In the past 15 years there has been increasing recognition of the significant contribution of key populations – MSM, sex-workers, people who inject drugs (PWID) and people in prison – to HIV transmission in eastern and southern Africa.
The heightened need for effective HIV prevention for key populations has been recognised with significant policy developments, funding, and provision of services in some countries. In others, conservative social values mean that antagonism towards key populations remains widespread, and policy and programming lag behind. In many countries sex work, homosexuality and injecting drug use remain illegal. In the language of the Sustainable Development Goals, these populations are potentially going to be left behind.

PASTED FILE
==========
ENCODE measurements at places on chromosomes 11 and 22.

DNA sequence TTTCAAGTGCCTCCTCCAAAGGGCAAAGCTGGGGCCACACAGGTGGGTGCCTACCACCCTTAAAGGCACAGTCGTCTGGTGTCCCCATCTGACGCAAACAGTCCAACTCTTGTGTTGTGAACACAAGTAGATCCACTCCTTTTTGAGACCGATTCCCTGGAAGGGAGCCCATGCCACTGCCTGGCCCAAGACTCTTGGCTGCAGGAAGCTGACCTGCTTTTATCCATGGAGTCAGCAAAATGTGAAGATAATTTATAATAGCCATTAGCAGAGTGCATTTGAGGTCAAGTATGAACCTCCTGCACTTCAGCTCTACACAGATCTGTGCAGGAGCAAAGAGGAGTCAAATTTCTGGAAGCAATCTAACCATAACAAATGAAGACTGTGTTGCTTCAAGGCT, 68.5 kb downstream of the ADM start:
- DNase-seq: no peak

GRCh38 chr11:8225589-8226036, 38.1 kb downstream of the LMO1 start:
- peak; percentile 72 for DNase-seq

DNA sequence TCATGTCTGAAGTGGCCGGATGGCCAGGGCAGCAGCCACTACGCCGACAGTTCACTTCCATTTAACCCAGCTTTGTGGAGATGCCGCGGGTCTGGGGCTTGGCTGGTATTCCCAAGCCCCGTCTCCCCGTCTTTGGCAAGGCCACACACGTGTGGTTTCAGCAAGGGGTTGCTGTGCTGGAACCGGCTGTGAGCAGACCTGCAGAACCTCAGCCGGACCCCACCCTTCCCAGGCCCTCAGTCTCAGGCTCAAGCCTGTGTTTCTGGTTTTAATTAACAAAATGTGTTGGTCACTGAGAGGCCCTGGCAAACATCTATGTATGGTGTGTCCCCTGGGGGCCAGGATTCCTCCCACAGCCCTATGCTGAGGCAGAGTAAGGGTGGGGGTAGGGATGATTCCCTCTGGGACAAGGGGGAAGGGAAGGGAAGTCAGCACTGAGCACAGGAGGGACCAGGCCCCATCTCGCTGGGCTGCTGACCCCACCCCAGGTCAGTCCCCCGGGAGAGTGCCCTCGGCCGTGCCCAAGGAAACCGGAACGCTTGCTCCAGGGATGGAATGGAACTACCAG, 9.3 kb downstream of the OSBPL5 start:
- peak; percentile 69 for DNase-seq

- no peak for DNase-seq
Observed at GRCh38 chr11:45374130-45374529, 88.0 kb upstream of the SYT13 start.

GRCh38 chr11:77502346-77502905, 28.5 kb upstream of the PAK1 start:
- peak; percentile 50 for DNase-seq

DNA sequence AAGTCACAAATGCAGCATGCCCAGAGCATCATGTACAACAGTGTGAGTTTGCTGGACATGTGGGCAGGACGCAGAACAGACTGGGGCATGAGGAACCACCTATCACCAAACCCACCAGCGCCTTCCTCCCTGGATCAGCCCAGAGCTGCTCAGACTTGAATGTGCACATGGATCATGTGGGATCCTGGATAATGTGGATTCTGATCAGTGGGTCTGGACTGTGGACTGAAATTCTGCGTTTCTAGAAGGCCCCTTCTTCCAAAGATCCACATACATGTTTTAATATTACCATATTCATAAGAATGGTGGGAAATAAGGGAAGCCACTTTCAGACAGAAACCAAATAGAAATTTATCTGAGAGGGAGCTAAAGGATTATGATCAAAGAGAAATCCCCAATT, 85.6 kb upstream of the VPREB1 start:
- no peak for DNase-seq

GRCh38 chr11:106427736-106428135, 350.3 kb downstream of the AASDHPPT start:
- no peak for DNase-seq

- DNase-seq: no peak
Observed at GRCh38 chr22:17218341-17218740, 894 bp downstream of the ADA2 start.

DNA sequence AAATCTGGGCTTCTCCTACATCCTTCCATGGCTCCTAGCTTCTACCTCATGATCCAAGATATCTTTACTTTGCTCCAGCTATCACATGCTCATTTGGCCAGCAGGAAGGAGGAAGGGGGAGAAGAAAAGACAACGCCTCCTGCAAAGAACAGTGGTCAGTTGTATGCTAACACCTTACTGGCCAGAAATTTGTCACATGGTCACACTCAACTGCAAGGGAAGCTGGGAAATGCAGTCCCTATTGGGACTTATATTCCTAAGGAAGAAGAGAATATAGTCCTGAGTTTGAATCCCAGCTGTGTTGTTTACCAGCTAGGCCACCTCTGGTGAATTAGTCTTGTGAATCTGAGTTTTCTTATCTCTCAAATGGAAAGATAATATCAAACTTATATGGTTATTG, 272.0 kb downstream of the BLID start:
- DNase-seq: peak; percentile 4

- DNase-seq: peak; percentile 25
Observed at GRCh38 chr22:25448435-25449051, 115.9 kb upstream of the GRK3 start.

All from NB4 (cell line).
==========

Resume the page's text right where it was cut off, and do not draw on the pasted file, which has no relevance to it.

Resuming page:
EHPSA therefore commissioned research to understand key examples where positive change has come about for key populations, which have been included in the HIV prevention response. The research was in the form of nine illustrative case studies covering all four key populations and five countries. These case studies investigate the processes leading to a significant step, or steps, in progressing HIV prevention. They also identify the key actors and understand important contributing factors and tactics that brought about the change. The research analysis has specifically reviewed the role of civil society organisations in contributing to change. Significant findings and issues arising from the case studies have been synthesised into a discussion paper.
The long struggle for HIV prevention for key populations in eastern and southern Africa: Emerging lessons from case studies across the region. Presentation